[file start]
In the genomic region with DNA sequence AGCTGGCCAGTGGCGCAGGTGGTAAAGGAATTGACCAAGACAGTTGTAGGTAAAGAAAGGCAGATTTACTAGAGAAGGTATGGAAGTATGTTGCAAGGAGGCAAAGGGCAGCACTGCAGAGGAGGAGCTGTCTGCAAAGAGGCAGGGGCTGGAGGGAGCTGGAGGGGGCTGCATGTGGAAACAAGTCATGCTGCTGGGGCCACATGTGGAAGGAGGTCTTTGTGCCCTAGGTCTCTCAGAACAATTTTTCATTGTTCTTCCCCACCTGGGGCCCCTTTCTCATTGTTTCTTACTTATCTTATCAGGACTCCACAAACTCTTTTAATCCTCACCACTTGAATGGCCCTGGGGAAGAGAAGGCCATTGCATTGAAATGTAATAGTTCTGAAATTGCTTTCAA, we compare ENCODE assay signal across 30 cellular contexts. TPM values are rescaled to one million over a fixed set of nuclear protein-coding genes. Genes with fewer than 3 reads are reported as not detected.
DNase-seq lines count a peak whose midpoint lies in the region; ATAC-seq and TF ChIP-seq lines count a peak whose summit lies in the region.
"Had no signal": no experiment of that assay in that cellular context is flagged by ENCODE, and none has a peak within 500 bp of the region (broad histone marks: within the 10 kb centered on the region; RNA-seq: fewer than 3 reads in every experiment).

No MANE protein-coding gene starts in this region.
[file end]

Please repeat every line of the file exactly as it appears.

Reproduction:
In the genomic region with DNA sequence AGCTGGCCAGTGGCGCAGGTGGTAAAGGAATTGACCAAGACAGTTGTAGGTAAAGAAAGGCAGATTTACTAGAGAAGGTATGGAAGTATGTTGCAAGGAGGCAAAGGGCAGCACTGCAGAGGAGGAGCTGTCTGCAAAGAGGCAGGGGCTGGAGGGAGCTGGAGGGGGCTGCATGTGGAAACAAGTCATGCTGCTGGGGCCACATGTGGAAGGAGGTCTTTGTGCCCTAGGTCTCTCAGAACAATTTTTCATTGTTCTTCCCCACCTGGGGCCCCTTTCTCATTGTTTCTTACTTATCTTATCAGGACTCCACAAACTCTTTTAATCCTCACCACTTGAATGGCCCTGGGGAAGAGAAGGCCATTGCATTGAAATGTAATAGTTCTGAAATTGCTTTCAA, we compare ENCODE assay signal across 30 cellular contexts. TPM values are rescaled to one million over a fixed set of nuclear protein-coding genes. Genes with fewer than 3 reads are reported as not detected.
DNase-seq lines count a peak whose midpoint lies in the region; ATAC-seq and TF ChIP-seq lines count a peak whose summit lies in the region.
"Had no signal": no experiment of that assay in that cellular context is flagged by ENCODE, and none has a peak within 500 bp of the region (broad histone marks: within the 10 kb centered on the region; RNA-seq: fewer than 3 reads in every experiment).

No MANE protein-coding gene starts in this region.